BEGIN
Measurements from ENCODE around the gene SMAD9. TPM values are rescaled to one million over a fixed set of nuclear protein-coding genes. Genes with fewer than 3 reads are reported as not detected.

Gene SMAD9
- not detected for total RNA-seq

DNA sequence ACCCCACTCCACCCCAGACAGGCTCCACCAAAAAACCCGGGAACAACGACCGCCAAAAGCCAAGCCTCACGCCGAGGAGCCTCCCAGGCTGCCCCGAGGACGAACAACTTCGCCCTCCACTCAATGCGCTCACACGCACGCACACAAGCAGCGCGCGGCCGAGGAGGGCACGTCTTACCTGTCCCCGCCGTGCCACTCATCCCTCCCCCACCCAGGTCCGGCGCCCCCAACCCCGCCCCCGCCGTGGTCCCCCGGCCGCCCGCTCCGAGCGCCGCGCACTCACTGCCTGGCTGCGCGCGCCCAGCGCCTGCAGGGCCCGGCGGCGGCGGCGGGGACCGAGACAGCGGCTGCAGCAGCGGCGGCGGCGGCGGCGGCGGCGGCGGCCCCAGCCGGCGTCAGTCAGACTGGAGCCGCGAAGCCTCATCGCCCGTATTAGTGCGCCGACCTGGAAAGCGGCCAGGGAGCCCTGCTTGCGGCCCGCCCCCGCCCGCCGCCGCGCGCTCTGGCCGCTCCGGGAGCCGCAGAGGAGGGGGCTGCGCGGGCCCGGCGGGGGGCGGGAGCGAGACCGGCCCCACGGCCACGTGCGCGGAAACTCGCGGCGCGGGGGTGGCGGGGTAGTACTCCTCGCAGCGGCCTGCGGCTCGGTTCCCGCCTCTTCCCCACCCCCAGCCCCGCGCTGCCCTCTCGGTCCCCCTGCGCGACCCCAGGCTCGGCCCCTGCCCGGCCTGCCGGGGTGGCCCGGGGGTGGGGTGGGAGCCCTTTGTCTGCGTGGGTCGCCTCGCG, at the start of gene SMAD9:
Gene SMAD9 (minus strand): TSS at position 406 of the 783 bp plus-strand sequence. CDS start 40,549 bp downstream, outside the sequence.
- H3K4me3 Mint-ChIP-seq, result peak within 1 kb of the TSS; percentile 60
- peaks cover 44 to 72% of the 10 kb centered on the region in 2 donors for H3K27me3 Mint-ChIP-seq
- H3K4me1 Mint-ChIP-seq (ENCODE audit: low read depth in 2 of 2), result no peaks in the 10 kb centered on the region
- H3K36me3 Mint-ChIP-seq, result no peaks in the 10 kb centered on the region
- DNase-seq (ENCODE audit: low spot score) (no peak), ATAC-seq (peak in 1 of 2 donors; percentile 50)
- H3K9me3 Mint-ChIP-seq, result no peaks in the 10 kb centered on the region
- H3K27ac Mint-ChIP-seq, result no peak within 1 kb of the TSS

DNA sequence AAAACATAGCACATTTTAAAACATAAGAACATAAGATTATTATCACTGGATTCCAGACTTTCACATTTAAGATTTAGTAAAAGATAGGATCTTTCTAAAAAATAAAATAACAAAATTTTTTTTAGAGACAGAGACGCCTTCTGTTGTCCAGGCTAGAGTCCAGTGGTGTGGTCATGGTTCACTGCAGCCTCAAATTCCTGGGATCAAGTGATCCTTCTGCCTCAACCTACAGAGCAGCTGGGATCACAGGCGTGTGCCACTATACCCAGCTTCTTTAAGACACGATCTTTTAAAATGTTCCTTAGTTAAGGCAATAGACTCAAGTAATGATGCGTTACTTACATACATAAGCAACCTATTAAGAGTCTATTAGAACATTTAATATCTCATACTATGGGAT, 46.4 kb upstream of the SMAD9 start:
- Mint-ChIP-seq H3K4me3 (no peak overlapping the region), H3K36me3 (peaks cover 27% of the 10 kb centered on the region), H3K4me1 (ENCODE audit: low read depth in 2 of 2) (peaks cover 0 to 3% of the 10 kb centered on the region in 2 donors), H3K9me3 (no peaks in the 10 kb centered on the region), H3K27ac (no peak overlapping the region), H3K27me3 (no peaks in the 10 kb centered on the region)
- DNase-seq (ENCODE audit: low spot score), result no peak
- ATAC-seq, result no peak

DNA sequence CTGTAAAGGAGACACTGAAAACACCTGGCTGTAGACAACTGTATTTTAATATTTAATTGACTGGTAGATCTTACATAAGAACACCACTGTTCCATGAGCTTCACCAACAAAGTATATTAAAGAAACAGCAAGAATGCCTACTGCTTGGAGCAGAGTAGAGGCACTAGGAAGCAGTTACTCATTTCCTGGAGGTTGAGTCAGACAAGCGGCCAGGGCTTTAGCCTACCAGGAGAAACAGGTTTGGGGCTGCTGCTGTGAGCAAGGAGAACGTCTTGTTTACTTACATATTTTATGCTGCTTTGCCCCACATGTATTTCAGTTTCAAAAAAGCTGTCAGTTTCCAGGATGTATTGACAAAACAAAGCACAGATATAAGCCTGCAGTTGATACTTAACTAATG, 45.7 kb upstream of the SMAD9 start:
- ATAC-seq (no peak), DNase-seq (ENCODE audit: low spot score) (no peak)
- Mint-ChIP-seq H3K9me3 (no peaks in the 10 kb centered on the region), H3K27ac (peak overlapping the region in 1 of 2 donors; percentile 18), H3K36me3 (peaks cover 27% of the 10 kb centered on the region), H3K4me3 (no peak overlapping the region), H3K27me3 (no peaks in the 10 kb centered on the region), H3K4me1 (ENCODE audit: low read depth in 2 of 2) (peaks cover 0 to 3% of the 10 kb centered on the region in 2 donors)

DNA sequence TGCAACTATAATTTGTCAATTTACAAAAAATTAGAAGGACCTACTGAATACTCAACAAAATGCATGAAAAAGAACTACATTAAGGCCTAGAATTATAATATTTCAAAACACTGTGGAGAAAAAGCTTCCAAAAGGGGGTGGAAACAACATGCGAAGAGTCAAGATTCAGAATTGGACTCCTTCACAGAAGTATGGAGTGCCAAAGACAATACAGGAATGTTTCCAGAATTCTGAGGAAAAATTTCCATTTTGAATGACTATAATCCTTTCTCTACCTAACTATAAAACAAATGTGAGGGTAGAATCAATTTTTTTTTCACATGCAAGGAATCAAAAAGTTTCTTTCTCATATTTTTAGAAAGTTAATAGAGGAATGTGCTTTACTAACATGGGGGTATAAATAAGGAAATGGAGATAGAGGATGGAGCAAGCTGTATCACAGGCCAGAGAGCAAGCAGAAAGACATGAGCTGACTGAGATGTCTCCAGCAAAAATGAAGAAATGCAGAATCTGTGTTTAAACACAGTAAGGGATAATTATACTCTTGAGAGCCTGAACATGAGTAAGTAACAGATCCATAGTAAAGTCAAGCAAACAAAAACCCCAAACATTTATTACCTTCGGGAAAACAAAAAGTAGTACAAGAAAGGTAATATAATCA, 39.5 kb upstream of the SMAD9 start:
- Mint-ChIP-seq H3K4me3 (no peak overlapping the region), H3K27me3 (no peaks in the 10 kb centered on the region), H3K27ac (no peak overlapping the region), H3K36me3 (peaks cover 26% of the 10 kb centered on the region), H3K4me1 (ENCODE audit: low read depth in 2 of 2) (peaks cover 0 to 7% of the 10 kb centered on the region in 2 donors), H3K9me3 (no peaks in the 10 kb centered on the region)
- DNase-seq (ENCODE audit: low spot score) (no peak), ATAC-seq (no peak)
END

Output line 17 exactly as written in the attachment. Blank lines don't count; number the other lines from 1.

DNA sequence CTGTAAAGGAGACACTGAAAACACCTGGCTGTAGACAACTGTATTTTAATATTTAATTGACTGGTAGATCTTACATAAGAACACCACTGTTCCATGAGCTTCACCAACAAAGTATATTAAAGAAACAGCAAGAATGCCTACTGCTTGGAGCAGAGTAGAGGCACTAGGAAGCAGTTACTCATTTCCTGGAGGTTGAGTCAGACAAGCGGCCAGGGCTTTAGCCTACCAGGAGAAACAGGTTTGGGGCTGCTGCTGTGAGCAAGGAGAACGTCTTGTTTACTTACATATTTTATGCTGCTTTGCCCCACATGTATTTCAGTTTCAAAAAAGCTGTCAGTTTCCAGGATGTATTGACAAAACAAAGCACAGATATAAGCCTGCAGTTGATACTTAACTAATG, 45.7 kb upstream of the SMAD9 start: